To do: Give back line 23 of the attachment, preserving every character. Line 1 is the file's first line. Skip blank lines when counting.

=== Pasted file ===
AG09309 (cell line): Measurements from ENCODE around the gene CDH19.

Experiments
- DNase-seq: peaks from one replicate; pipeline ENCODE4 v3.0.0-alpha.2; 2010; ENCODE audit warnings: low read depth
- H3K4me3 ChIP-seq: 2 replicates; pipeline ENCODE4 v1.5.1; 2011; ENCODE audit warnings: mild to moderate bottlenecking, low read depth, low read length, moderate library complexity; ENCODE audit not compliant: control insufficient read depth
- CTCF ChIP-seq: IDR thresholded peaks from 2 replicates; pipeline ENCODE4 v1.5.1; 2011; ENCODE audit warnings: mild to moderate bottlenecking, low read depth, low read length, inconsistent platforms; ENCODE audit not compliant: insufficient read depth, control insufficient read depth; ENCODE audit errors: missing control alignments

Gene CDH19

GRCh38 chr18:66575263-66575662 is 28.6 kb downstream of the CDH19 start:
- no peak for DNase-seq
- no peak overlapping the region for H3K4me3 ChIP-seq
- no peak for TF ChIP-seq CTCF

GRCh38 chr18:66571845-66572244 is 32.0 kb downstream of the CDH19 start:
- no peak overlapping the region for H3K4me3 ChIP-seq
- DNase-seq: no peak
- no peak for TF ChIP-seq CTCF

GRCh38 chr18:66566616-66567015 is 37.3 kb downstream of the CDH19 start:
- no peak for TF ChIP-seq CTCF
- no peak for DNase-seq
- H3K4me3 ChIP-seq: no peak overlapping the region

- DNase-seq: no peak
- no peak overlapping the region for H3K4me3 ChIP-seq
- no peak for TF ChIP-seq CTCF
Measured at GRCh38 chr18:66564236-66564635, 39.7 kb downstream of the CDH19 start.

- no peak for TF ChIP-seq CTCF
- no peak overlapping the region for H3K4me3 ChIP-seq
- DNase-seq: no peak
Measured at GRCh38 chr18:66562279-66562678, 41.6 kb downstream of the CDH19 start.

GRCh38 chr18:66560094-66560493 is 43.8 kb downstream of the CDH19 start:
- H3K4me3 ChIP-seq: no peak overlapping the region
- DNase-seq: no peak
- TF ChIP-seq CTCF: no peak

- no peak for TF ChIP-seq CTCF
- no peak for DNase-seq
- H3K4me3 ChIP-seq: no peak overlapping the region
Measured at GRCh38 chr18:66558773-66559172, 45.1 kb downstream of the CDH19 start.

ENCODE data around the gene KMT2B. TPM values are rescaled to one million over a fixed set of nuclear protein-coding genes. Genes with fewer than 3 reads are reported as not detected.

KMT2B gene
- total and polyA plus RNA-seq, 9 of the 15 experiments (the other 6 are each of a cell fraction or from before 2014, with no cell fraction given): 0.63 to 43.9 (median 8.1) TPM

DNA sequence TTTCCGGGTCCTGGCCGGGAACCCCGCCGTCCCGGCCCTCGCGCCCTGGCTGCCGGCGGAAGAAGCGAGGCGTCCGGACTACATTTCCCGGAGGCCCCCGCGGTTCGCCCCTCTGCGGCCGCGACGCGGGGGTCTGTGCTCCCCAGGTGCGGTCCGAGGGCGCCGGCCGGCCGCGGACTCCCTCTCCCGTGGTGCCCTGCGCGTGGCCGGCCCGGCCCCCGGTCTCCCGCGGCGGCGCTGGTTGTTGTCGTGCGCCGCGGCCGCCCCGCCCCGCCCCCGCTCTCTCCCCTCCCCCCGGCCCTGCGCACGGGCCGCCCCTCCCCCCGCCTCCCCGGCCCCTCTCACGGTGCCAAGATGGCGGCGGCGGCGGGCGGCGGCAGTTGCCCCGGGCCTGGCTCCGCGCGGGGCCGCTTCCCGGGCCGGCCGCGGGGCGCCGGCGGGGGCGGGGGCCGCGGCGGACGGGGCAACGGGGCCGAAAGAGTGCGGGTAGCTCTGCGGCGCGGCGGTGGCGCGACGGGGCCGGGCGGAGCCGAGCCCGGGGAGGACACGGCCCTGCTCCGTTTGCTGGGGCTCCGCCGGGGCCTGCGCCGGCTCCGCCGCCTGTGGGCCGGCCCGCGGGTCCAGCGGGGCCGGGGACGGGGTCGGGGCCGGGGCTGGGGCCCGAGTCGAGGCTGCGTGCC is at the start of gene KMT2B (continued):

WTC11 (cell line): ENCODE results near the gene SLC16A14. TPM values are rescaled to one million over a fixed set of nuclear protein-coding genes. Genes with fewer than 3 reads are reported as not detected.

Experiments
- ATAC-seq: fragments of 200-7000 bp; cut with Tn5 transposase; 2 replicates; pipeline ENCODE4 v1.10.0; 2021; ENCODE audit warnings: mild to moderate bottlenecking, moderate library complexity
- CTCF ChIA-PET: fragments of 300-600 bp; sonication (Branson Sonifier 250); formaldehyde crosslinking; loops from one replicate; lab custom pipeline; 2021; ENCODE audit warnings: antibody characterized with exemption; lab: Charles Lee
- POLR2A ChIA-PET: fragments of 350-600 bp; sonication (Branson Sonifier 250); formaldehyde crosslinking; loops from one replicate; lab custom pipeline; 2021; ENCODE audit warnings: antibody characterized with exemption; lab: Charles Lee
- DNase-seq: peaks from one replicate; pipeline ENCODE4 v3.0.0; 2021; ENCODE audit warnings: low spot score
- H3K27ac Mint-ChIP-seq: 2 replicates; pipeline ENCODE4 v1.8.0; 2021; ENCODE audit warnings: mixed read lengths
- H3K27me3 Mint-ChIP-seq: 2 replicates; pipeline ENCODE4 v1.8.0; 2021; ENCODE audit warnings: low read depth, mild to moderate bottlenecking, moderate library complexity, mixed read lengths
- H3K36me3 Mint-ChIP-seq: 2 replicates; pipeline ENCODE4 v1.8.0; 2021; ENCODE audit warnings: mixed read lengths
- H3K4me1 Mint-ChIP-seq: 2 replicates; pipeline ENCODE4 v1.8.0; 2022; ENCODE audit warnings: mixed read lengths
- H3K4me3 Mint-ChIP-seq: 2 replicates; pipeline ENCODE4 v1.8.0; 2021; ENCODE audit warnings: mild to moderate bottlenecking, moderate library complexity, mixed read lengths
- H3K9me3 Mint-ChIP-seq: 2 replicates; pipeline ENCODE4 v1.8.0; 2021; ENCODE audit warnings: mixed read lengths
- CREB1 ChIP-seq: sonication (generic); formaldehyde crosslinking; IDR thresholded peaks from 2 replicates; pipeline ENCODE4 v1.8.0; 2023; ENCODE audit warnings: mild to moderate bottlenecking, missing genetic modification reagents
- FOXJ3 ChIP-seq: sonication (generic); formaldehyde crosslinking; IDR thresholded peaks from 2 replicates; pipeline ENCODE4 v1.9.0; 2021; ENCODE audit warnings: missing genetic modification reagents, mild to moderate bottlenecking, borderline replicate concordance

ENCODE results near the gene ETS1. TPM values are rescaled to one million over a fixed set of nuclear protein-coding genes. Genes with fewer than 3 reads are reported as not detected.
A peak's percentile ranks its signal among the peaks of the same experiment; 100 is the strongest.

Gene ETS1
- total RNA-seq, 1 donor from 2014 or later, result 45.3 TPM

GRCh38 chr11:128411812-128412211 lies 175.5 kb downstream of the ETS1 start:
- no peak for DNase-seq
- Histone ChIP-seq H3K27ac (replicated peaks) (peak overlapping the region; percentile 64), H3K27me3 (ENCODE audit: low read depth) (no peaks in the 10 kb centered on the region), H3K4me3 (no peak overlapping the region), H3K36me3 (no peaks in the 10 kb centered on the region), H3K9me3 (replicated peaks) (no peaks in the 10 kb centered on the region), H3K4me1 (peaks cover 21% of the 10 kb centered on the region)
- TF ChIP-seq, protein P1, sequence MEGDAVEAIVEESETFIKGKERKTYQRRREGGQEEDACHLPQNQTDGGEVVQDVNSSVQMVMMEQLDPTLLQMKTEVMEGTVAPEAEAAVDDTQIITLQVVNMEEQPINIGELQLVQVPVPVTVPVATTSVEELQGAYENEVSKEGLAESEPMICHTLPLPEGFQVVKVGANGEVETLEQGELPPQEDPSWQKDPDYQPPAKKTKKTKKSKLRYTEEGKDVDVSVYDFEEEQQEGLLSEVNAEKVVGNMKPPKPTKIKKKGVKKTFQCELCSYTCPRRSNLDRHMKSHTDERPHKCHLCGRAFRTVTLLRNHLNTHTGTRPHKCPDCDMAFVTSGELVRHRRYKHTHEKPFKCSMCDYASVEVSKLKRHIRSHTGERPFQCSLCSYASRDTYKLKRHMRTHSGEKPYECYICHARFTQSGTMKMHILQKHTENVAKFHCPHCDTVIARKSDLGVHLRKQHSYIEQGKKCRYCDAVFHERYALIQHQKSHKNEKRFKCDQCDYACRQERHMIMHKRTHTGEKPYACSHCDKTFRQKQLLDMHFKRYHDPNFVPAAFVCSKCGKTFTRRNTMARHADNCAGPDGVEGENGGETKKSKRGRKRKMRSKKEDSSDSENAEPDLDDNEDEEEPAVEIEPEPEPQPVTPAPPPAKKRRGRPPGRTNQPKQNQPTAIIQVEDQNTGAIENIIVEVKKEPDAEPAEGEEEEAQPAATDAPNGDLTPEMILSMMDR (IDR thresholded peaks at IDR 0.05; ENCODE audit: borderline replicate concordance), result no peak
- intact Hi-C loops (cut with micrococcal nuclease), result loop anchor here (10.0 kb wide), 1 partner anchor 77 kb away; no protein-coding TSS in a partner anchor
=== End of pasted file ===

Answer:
- no peak for TF ChIP-seq CTCF